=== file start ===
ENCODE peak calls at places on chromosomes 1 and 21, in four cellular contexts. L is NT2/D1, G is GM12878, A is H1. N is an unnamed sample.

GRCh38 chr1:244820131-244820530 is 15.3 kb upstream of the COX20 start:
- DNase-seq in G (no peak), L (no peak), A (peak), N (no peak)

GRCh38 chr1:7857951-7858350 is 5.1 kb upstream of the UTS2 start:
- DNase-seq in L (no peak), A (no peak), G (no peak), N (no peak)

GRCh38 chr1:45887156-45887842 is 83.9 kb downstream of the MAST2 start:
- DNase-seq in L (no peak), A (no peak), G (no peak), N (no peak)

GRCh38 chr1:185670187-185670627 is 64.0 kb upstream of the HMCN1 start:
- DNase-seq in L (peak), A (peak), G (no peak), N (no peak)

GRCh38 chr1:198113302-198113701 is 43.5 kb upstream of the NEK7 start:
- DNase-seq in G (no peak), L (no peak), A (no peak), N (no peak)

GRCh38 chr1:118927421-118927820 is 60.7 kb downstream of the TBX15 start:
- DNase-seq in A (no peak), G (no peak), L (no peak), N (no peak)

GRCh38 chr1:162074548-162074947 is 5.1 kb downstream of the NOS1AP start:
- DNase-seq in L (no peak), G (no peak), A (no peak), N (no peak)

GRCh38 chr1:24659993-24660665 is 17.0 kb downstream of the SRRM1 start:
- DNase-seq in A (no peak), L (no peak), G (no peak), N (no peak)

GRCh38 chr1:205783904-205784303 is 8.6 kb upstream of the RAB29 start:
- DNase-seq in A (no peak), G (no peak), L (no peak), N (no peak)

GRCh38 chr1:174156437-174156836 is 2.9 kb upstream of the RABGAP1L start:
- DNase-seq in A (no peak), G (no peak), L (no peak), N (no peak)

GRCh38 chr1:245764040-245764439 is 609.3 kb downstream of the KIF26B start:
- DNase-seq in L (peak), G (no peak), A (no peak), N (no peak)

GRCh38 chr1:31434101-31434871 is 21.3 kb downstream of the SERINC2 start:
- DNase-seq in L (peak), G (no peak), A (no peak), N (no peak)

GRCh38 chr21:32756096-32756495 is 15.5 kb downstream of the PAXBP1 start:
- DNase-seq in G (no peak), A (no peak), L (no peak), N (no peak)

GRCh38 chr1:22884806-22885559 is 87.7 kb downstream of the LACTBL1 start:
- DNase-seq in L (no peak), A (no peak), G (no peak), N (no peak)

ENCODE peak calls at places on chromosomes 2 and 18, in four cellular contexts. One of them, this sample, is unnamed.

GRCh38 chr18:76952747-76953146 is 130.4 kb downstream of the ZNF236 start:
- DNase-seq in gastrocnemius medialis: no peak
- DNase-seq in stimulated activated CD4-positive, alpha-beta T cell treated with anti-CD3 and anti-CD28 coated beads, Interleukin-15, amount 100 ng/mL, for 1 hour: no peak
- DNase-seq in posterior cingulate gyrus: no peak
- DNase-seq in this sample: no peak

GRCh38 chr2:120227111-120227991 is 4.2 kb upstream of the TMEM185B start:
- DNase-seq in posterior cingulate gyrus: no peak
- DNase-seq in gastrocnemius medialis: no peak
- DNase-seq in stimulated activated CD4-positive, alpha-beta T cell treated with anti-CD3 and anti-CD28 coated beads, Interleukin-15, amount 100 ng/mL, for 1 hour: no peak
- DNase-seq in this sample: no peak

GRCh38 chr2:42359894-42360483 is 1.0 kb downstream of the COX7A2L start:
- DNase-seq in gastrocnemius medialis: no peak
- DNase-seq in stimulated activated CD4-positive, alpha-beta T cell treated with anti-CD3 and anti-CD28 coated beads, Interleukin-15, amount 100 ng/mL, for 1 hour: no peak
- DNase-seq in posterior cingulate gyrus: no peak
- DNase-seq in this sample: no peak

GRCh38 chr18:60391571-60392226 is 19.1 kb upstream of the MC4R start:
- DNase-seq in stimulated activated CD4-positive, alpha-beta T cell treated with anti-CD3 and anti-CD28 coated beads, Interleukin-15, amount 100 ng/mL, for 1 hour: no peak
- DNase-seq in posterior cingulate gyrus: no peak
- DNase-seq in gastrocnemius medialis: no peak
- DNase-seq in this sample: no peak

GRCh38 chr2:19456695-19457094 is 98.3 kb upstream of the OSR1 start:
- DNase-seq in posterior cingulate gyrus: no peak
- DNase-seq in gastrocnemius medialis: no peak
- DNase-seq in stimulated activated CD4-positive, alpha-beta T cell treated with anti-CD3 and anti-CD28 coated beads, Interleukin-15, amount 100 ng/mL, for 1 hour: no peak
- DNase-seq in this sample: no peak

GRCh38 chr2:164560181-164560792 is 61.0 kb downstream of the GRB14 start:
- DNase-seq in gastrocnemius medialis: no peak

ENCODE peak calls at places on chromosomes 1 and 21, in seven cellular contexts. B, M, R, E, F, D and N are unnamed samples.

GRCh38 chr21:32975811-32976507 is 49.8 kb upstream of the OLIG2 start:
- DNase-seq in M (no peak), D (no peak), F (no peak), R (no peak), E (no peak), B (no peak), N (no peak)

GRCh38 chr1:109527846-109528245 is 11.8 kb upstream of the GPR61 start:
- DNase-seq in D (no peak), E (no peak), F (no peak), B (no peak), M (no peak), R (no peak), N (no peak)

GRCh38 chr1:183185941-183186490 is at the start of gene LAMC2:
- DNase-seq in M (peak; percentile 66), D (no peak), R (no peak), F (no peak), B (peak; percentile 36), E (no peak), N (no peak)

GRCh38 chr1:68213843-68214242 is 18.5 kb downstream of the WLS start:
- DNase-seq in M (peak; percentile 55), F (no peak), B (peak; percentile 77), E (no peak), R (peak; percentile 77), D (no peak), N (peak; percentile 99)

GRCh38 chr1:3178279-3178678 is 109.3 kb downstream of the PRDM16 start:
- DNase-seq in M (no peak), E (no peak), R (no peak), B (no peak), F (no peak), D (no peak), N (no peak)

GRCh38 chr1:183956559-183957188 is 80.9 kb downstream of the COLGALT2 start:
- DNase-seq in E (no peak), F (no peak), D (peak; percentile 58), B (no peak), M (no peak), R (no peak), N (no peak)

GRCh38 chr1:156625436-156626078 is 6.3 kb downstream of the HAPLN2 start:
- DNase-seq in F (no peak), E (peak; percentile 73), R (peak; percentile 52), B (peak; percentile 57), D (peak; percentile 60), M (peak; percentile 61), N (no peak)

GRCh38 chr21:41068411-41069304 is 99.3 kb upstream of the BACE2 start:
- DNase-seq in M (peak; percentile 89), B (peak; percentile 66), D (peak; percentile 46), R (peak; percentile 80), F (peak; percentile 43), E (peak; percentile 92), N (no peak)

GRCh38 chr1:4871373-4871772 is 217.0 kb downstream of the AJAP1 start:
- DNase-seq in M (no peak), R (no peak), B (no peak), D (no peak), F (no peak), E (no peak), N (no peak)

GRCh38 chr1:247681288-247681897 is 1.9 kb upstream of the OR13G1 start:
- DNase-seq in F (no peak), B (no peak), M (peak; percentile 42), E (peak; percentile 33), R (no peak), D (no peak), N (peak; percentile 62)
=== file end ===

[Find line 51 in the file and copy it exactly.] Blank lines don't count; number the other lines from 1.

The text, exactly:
GRCh38 chr2:19456695-19457094 is 98.3 kb upstream of the OSR1 start: